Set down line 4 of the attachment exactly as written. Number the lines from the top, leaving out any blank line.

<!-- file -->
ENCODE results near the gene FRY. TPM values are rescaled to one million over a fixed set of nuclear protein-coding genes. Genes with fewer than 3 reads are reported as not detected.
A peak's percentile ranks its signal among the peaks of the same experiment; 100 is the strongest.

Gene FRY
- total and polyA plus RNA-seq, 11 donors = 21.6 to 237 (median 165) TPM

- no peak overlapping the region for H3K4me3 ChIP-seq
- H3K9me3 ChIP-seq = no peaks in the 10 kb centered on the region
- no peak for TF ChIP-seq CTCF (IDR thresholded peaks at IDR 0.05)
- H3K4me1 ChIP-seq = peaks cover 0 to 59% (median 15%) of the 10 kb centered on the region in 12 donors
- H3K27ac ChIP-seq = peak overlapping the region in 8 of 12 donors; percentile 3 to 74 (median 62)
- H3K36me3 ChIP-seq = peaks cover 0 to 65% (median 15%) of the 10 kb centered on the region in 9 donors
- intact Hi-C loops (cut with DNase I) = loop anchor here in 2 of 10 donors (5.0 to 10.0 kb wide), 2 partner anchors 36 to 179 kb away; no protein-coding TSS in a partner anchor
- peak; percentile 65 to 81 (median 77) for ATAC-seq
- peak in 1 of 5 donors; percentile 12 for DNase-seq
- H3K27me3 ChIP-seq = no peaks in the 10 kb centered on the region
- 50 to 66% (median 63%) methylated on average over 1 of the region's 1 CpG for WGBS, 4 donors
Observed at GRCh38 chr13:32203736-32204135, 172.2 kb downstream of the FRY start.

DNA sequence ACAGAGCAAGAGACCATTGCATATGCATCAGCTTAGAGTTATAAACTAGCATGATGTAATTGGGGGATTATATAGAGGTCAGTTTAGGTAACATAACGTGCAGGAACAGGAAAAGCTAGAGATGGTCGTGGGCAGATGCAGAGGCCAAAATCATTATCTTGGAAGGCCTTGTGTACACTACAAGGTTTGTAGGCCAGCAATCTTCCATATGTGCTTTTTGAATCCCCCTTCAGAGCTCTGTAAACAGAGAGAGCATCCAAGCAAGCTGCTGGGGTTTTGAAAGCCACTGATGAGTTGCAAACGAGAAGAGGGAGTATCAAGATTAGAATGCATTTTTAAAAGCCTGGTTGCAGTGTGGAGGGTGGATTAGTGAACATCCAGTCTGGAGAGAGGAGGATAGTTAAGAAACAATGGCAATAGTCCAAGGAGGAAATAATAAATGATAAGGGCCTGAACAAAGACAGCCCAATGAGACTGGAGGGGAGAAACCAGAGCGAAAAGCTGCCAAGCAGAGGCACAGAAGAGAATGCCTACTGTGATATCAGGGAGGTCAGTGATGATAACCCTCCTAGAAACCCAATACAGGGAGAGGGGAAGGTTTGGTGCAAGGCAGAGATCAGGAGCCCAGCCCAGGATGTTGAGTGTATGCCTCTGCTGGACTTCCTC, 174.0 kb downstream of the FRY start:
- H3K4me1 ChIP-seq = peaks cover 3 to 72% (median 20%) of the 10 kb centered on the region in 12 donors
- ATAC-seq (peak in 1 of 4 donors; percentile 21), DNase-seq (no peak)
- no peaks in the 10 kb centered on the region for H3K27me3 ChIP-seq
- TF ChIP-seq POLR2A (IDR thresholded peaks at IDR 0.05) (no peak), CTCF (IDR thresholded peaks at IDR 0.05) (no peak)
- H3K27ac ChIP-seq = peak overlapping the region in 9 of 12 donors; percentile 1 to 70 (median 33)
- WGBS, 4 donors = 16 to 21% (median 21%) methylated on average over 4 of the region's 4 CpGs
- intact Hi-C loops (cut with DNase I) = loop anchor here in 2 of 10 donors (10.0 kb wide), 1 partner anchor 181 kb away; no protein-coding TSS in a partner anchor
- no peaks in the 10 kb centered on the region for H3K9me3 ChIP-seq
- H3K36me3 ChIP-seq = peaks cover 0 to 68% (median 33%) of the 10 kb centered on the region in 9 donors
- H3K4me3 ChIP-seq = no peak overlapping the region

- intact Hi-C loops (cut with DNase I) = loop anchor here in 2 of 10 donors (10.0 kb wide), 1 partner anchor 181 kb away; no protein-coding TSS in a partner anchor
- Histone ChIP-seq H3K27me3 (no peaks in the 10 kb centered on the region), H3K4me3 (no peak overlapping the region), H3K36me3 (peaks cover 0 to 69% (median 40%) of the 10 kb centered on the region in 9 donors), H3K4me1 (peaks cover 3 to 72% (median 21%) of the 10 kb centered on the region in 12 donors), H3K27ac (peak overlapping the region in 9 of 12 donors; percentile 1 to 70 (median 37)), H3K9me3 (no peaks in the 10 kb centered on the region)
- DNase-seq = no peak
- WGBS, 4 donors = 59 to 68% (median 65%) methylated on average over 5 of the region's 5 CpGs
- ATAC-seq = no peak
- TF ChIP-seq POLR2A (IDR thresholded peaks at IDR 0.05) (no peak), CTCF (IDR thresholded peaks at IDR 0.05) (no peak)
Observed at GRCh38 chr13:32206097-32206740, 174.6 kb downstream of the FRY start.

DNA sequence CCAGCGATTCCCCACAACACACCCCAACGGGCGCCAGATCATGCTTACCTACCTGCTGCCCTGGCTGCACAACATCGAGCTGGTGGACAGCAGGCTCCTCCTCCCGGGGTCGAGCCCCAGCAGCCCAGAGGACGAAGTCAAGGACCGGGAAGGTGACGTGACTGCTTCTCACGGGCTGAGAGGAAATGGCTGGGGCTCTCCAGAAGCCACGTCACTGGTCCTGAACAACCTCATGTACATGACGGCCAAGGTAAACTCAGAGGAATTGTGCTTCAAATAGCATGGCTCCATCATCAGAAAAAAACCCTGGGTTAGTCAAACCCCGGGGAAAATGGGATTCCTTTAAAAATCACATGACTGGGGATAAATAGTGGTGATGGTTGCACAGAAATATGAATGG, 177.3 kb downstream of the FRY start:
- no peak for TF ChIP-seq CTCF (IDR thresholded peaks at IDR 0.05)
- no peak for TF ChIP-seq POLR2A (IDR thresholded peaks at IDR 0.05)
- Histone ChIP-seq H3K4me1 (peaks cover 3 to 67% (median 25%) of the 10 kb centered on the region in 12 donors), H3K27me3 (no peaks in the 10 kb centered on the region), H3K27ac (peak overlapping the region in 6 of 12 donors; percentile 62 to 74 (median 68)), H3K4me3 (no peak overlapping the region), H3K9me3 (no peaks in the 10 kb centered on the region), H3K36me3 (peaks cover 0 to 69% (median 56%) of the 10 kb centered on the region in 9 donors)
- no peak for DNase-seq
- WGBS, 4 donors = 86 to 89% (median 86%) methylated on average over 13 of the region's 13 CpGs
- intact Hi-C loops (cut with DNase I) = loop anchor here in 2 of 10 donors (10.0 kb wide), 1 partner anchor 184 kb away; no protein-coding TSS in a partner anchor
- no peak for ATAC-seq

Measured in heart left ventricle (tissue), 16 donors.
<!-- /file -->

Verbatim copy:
- total and polyA plus RNA-seq, 11 donors = 21.6 to 237 (median 165) TPM